Int‘l Coffee Day: brewing your own lattè could add to your wealth, bigly
(FinancialPress) — A computer science major from University of Oxford has laid out your way to moderate wealth: cut the lattès.
It‘s a well-known fact that store-bought coffee sets you back a pretty penny over an extended period of time. Beth McMillan, a Ph.D. student in the aforementioned faculty, decided to do the actual math on the subject.
Your average latte, she found, sets you back $3.19 on average. If you were to invest that, every day, into an account that pays 6% interest, for a span of 50 years, you‘d wind up with a healthy $337,942.69.
In conclusion, she demonstrated that the lattè millionaire concept is a fallacy, but that‘s still a number that will get most people to reconsider their Starbucks habit.
However, the computer science savant is none too impressed with the results, nor with people yapping about urban legends such as that cutting your coffee consumption and saving instead will make you a millionaire.
“It bothers me that people widely share these tidbits without checking them first.”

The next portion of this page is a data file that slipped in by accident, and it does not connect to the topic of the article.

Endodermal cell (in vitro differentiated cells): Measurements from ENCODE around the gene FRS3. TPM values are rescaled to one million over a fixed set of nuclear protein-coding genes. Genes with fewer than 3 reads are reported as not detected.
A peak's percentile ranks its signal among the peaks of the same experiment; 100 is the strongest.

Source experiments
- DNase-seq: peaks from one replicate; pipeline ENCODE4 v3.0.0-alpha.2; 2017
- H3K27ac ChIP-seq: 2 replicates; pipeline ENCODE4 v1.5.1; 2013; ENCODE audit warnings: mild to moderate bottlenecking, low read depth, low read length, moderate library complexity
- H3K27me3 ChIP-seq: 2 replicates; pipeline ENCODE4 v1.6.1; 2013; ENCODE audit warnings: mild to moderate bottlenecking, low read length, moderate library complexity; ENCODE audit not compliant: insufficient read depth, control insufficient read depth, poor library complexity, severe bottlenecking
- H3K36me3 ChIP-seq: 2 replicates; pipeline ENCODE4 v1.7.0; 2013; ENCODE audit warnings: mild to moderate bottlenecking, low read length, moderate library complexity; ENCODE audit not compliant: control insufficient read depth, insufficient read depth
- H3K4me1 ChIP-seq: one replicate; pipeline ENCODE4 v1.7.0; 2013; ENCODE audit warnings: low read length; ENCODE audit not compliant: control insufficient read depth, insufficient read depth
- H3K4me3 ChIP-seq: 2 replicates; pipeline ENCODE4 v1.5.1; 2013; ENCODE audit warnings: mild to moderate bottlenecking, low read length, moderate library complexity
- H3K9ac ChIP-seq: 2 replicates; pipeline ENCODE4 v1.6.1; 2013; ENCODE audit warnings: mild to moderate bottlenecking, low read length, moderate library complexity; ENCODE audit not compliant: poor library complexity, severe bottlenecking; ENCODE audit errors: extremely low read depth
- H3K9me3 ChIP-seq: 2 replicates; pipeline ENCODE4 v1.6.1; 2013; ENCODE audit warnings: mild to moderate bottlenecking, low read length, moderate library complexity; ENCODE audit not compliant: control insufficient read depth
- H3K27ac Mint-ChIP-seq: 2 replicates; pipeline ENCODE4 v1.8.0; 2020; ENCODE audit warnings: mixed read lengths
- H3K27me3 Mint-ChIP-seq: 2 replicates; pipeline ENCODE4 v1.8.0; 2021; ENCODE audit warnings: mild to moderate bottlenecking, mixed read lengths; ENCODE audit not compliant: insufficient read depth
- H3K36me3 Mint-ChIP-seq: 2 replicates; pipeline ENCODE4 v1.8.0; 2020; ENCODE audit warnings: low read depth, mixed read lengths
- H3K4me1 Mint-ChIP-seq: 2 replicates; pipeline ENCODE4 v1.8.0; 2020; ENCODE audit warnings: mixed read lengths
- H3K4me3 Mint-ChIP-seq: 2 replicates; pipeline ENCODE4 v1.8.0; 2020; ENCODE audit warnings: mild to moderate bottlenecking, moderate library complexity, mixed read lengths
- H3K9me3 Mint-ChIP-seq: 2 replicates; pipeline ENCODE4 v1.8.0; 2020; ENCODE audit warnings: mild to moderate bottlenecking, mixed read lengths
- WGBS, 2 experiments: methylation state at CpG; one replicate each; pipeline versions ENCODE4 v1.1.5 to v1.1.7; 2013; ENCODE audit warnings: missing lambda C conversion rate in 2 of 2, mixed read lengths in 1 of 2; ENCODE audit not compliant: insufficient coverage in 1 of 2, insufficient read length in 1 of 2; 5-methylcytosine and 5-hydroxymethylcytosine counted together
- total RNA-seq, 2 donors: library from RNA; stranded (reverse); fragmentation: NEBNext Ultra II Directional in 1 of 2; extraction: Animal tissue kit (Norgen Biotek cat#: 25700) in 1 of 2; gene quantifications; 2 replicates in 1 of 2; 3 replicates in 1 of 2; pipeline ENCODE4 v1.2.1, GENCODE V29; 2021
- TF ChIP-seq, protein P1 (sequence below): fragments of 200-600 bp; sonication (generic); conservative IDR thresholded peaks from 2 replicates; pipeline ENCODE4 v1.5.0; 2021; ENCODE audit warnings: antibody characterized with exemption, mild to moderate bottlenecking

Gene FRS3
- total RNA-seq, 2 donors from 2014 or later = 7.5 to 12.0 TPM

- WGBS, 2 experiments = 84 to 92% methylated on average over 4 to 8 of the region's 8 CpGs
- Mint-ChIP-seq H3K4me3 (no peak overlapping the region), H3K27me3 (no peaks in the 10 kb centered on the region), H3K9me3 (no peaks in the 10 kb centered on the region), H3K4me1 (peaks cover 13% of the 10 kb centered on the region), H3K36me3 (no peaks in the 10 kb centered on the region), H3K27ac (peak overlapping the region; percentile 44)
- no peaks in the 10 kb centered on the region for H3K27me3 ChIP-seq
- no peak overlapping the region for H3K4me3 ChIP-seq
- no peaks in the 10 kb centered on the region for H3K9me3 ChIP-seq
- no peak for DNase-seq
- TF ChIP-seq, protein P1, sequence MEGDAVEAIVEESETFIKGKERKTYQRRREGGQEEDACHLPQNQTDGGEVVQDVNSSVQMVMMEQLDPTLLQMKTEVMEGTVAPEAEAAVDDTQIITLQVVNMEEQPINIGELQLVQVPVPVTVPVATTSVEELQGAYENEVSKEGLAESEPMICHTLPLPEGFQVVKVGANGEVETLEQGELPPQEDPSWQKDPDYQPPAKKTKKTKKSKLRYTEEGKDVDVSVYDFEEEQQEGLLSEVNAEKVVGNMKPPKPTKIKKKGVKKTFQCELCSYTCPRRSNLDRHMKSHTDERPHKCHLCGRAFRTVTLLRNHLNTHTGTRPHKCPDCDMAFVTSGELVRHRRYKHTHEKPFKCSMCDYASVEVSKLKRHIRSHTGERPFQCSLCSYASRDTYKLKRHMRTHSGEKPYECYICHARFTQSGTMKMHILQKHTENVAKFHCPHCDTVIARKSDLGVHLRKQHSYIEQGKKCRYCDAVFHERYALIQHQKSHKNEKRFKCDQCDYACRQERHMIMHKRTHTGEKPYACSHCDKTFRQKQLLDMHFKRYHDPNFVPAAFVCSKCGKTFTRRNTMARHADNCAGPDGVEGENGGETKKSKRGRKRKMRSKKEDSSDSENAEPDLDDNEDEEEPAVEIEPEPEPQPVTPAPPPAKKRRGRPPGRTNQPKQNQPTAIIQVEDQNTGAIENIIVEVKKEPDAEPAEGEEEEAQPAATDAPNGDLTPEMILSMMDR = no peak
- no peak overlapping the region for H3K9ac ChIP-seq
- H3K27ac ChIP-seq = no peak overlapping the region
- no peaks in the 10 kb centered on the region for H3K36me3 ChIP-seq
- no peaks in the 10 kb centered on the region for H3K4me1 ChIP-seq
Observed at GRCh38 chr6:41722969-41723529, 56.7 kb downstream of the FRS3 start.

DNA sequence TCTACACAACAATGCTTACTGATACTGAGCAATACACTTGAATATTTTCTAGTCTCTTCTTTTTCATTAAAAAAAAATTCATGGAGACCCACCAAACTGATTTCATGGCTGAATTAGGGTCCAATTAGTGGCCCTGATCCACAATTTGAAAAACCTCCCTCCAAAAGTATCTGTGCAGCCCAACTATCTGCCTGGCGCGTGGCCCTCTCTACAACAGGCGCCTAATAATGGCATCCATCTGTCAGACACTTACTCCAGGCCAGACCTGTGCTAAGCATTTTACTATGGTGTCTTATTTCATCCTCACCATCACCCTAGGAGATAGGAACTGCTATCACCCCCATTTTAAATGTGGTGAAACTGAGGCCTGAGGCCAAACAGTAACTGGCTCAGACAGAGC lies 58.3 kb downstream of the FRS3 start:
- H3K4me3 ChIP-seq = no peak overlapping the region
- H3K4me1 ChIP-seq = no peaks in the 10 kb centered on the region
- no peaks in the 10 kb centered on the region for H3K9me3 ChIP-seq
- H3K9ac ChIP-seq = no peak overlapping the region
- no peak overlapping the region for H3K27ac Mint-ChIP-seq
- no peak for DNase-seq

“I don’t disagree with the message — it’s great to save money on small, everyday things, and it does add up quickly. However, people who become millionaires must also have a high income.”
In case you were wondering, McMillan brews her own coffee.
David Branch‘s “The Automatic Millionaire“ book served as inspiration. In it, “The Latte Factor“ was coined.
He mentions on his website that small expenses have to be closely observed and taken care of in order to attain riches. He goes as far as offering a calculator to factor small dents to personal finance such as cigarettes, ATM fees among others.
A system and networks administrator of the Washington University in St. Louis has come up with another calculator, which also factors in a 4% investment yield on the expenses digitated into it. For a conservative example, a cup of coffee that goes out for $5 sets you back a pretty $1,250 yearly, using a 250-day work year. With the yield applied, over 10 years that adds up to $14,247.25.